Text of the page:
67% of Americans 'not comfortable' with self-driving cars – poll
When asked whether they felt comfortable with the notion of "riding in an entirely self-driving car," a whopping 67 percent of Americans said they were "not comfortable." Only 27 percent said they were "comfortable" with the idea.
Males were significantly more likely than females to be on board with the idea, with 38 percent of men saying they were comfortable with the idea. That's compared to just 16 percent of females.
Perhaps unsurprisingly, millennials were the age group most likely to embrace such technology. Some 38 percent said they would be comfortable with the idea, compared to 27 percent of Gen-X respondents. Just 16 percent of baby boomers said they'd be comfortable with self-driving cars on the roads.
The survey comes as automotive and technology executives are pushing American lawmakers to pass legislation that would loosen restrictions on testing and deploying self-driving cars. Meanwhile, companies including General Motors and Alphabet Inc's Waymo are aiming to release the first wave of self-driving cars. GM's self-driving Chevrolet Bolt – which doesn't contain pedals or a steering wheel – is set to become the first production-ready car without the tools necessary for human control by 2019.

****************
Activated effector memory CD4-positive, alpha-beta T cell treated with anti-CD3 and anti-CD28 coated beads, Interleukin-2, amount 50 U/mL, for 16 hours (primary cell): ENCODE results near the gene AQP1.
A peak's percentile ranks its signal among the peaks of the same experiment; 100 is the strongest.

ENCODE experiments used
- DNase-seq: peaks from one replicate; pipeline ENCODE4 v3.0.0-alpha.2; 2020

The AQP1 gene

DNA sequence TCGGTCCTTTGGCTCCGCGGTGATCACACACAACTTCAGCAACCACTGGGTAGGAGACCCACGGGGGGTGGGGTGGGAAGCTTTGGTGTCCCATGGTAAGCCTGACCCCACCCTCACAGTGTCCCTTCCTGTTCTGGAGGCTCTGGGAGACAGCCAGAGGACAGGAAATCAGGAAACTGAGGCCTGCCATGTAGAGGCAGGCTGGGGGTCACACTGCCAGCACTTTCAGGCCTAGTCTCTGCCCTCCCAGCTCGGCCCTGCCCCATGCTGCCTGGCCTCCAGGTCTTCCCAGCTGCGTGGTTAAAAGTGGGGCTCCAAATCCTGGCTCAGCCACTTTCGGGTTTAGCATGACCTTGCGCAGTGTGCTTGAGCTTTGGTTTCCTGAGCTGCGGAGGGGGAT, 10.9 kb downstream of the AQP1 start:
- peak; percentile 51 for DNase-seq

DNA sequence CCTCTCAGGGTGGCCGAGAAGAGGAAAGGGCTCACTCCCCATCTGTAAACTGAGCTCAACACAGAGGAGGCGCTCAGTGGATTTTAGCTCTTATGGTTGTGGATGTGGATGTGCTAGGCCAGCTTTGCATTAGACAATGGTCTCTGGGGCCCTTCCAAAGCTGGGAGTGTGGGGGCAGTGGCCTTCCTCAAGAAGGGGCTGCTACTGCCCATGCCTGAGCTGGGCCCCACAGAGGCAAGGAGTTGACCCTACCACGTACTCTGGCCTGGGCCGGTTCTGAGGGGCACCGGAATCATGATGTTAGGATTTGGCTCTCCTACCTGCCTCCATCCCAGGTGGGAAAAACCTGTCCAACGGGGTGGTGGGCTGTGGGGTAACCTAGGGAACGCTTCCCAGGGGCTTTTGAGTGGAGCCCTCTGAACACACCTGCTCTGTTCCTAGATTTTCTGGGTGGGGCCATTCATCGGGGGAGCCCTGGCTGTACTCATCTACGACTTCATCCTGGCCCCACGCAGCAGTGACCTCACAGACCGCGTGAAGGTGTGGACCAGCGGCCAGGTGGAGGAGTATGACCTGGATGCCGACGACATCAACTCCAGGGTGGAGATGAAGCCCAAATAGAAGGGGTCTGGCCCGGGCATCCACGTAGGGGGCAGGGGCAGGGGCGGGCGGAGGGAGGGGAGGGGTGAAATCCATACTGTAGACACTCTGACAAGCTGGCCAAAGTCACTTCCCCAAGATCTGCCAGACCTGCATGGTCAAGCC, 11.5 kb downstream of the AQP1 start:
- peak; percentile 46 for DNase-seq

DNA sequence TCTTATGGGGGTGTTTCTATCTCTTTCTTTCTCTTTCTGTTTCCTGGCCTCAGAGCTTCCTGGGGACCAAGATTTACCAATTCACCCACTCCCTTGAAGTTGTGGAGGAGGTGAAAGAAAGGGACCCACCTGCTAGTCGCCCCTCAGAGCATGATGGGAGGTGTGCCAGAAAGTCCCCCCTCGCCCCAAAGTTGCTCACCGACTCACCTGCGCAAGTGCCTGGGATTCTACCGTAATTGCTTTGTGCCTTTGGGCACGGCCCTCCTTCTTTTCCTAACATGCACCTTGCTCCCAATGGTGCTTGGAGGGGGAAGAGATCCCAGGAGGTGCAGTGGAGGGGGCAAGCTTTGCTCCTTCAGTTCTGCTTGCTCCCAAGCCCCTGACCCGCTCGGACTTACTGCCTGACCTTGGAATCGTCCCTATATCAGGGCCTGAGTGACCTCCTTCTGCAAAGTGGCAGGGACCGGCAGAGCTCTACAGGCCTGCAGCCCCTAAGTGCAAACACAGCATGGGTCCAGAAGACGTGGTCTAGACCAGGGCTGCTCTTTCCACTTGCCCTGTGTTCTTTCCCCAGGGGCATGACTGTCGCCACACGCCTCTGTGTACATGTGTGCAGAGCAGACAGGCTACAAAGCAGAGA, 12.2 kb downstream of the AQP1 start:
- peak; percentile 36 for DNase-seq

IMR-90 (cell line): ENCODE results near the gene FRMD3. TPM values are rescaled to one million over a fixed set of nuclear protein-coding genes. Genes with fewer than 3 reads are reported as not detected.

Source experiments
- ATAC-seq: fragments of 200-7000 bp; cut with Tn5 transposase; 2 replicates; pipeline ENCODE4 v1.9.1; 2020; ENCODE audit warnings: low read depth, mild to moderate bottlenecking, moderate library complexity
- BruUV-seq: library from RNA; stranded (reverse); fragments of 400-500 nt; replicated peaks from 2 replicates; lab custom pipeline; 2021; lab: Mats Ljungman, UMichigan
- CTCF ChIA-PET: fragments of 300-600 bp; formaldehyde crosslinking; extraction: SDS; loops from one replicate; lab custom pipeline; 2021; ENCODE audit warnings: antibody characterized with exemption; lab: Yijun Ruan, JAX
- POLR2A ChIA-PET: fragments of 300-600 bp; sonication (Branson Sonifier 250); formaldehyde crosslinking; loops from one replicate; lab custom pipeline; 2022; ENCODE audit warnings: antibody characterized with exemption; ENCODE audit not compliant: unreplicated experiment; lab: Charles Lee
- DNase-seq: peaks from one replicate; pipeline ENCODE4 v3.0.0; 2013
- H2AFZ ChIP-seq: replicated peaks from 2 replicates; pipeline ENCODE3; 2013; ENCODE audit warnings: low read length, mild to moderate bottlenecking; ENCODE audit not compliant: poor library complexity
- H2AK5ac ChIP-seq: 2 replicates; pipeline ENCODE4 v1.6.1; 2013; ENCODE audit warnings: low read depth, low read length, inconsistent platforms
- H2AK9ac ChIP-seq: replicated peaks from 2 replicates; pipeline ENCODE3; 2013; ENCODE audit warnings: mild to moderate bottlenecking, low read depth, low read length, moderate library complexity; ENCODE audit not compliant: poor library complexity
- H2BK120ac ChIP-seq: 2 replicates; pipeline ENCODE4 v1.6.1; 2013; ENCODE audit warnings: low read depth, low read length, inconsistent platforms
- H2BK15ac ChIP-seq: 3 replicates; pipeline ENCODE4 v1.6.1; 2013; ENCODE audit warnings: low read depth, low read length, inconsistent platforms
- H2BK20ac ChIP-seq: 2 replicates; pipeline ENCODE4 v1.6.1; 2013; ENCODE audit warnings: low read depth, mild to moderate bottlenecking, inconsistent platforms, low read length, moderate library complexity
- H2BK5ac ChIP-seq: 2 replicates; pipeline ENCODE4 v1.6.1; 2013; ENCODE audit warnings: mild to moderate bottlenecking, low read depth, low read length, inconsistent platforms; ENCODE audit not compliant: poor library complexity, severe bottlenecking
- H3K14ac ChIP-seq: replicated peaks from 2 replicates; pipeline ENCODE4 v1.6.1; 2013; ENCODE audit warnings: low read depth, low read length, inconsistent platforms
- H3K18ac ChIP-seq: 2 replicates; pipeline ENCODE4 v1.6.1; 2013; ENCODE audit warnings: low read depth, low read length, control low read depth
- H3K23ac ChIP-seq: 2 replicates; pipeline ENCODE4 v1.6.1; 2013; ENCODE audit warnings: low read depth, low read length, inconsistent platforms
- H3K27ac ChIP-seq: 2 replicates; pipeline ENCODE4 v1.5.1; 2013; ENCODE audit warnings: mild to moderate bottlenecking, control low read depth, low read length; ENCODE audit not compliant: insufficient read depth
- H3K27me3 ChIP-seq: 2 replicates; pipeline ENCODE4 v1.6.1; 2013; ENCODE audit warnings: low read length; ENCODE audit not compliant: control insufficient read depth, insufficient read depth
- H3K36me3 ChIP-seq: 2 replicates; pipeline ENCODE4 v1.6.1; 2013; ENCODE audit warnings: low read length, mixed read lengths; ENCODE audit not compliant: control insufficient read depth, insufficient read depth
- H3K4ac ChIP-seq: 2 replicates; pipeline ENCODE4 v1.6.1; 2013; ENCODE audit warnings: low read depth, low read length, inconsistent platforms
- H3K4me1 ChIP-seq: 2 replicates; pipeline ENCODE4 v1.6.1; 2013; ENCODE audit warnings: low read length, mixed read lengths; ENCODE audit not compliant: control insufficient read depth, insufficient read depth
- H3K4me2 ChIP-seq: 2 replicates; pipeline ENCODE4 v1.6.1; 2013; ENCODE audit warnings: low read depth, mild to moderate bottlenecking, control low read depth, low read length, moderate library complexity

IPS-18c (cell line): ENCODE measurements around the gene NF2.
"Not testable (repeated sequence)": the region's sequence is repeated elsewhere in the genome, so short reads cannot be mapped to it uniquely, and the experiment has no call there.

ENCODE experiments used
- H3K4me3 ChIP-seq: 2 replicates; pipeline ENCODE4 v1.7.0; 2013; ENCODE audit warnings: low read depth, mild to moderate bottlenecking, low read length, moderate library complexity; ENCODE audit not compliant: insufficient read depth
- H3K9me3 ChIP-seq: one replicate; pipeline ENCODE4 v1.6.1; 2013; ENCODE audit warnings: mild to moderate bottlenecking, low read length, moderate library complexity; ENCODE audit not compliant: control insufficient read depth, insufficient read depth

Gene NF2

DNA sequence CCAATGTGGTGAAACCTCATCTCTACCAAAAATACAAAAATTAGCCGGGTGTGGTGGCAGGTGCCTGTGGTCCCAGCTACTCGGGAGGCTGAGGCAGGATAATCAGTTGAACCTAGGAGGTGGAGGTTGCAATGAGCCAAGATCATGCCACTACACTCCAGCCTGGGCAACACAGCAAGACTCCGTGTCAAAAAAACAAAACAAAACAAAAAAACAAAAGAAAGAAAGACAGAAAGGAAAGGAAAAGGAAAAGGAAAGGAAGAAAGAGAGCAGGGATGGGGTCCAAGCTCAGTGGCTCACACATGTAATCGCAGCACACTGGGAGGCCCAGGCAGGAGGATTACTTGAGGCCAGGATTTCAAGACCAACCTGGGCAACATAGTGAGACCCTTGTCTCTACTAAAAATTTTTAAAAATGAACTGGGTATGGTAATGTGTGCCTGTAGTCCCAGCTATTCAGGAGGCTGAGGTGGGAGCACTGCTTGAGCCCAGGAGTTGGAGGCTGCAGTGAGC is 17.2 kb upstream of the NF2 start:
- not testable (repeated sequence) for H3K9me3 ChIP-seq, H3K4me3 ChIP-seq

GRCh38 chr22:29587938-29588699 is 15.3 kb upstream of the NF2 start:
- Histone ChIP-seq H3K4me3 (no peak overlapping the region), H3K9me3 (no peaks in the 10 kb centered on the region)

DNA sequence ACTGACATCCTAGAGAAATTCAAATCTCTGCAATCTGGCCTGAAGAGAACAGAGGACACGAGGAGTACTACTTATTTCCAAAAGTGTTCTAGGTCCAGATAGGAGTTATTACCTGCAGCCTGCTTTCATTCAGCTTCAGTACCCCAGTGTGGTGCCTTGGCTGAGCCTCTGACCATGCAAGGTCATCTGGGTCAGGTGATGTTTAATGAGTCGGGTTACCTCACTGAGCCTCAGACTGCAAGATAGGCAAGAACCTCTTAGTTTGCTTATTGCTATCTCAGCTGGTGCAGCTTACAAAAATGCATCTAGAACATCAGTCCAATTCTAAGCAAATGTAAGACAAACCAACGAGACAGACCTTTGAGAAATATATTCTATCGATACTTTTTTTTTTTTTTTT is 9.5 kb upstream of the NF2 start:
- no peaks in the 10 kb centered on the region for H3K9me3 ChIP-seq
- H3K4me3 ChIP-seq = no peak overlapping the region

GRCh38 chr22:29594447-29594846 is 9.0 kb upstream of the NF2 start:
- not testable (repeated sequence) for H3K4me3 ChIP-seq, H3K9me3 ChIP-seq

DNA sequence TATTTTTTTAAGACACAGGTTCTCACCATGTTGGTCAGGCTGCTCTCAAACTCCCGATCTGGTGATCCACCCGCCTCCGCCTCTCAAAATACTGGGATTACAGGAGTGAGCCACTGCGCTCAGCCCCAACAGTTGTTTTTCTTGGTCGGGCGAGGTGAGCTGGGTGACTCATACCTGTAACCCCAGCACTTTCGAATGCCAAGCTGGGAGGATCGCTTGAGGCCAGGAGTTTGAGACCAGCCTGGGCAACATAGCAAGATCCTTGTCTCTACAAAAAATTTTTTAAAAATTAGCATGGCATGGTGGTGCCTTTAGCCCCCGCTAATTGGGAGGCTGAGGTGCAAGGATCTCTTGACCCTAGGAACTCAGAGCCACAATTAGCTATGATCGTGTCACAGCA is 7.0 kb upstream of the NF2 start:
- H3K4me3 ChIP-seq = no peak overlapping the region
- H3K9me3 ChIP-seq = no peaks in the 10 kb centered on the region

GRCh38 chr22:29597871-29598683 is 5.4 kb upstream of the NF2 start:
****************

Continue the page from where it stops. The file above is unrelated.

GM is currently applying for permission from the federal government to run the test cars without a driver. However, current US regulations require vehicles to have controls for drivers, unlike the Bolt. Even if the government approves GM's petition, the company will still need to get permission from individual states to legally run them.
Russia's Yandex has also jumped aboard the self-driving car frenzy, taking its autonomous Prius car for its first journey in the snow in November. The car successfully drove 300km (186 miles) in wintry weather conditions.
The Reuters/Ipsos poll was conducted between January 11-18 and collected responses from 2,592 adults.
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